Jolie’s Salt hits all the spots, should try to miss a few

Salt – 2010

Directed by Philip Noyce

Starring – Angelina Jolie, Liev Schreiber, Chiwetel Ejiofor

Screenplay by – Kurt Wimmer, Brian Helgeland

There are 3 versions of the movie Salt, with none of them substantially differing from the rest, in terms of predictability.  This is hard to do, but the makers of the film manage to carry it out.  Starting off, for no real reason with the protagonist, Elisabeth Salt (Jolie), being a tortured prisoner in North Korea, we see that her husband managed to pull some strings to get her released.  How does a German “arachnologist” have the kind of sway that the CIA does not?  We are not sure and it is never explained.  The important point is not why things happen, but what everyone does.

What Salt does, is work as an agent for the CIA.  She interrogates people, apparently, who walk off the street just before her shift is about to end at her coworker’s (Schreiber) behest.

What this man, a Russian operative named Orlov, reveals is well-known to anyone who has even seen one commercial for the film, or if you look above, seen even the posters.  Immediately, and again, for no real benefit, we are shown that Elisabeth Salt is not who we think she is.  What this allows, in a contrivance to the plot, is for Smart to elude her would be captors, and still, quite conveniently, accomplish her mission.

Her coworker, Ted Winter, is convinced of her innocence, up to the moment that she appears to complete the mission, and then is shocked into believing his protégé is the bad agent that Orlov said she was.  And this is just to start things off.

Inventive use of a table leg

Philip Noyce is a good director who has made some of the more complex films in recent memory. Clear and Present Danger and The Quiet American are the best examples of this.  Salt, a decent worldwide hit, is less complex, and more an attempt to start a franchise.  This is detrimental to the movie’s success as a plot, because you know not only does she have to survive, she has to be worth following.

As Salt, Jolie hits all the notes, with no variance or nuance.  She performs her physical stunts admirably, for the most part, and definitely looks as if she is of Russian heritage.    The movie will win her no awards, but has more franchise potential than anything she’s done.  I am not much of a Jolie, but I have to admire the way with which she holds up as an action star in this film and others, like Wanted.  Movie promotions pushed forth the question “Who is Salt?” and she does her best to hold a straight face.  Problem is, a straight face is not what is required here.  There is an attempt to give her some gravitas, by giving her a husband that she seems to love.  So little is known about the husband, though, that we are forced to just assume he is a disposable piece.

The plot describes an event, called Day X, which is based upon the idea of sleeper cells being awoken after many years of appearing to assimilate within U.S. society.  The concept opens up the idea of many potential persons in the film potential agents for the enemy should be intriguing, but this movie is transparent from the beginning.  This is mostly due to the rule of economy of characters (described by Ebert here).  There is no point in the film where you don’t know what is going to occur next.  Even when there is a giant hole left in the story, you can count on it being only in service to the overall plot.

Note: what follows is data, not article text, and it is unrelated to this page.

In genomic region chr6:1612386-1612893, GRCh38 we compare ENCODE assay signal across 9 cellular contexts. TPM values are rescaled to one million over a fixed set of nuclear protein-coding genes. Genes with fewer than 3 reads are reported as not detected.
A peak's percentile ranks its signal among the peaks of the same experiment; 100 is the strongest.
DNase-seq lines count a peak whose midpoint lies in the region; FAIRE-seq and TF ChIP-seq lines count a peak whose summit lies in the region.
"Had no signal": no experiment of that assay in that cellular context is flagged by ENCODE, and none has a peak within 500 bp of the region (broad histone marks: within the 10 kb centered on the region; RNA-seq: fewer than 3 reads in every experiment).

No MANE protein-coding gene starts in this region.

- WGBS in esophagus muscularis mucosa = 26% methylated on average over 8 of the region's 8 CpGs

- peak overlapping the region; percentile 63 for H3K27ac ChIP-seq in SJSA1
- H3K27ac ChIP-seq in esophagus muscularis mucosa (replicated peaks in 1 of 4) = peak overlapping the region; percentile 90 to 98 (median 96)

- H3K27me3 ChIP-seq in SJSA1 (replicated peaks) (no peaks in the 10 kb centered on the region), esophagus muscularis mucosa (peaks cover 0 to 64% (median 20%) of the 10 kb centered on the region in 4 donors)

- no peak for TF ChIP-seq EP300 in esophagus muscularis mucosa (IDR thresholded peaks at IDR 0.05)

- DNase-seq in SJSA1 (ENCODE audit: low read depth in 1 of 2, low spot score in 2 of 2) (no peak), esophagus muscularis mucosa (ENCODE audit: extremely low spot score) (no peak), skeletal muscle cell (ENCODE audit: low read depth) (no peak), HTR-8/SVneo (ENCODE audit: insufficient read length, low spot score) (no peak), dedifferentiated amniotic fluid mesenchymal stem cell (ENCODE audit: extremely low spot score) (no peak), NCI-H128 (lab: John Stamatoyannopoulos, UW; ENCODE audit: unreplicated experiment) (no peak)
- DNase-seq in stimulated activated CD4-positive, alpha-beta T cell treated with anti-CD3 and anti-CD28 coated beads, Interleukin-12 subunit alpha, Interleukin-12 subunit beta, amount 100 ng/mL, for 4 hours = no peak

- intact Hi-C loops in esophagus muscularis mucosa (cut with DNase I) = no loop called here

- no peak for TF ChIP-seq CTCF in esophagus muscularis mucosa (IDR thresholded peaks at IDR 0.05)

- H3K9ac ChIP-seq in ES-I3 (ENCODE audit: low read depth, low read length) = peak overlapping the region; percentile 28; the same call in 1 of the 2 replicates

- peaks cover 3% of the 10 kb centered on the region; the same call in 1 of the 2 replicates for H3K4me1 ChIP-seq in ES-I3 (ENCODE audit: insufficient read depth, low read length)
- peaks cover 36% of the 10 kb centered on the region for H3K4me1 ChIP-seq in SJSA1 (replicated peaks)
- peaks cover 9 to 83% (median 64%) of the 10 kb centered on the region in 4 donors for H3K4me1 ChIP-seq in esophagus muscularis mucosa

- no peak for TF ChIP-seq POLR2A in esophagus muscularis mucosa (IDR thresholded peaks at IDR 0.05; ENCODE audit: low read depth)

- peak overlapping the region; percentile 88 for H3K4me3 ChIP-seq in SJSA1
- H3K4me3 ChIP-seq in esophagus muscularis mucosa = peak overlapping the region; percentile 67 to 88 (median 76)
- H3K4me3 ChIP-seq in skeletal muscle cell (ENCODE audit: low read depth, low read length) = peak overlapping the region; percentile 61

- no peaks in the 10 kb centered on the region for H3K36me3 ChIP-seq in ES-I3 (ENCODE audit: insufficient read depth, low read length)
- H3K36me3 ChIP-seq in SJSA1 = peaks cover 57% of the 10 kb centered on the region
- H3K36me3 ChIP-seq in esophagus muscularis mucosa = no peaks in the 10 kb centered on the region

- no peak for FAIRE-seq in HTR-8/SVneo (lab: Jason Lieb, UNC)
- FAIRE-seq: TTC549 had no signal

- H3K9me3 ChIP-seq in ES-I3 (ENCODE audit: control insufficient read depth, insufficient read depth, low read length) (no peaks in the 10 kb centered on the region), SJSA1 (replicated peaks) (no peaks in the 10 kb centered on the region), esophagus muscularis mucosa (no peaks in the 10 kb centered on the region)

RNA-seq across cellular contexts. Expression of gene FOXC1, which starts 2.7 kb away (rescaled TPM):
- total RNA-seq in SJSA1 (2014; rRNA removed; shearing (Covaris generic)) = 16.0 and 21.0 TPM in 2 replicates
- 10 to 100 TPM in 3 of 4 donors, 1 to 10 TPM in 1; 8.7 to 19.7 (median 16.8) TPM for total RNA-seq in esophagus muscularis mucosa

Both look concerned, but only one is doing the dirty work

Noyce’s own father was a spy for his home country, Australia.  This motivated him since childhood to discover the inner workings of those who keep secrets to reveal the secrets of others.  He is an extremely competent, and at times, quite an inspired director.  Those who have seen The Quiet American and Rabbit-Proof Fence can attest to this.  Here he comes off as less inspired, than professional.  This film is technically well made.  There is limited CGI, and the effects look remarkably real.  The film moves from point A to point B with precision.  Problem is, when nothing varies and she does not kill anyone in pursuit of her “mission,” even by accident, it doesn’t make her seem like the bad guy, and you come to show her inner workings much too easily and the tension is released before it has time to build.

Matt Damon changed his cinematic fortunes when he came out with the Bourne Identity. That movie was taut, intense, and kept you guessing because you really felt that Bourne had no idea what he was or why he was being chased.  Jolie’s Salt is presented with the same set of circumstances, in essence, with one major difference: she has all of her faculties and she knows what she is supposed to do next.  Unfortunately, so do we.

(*** out of *****)

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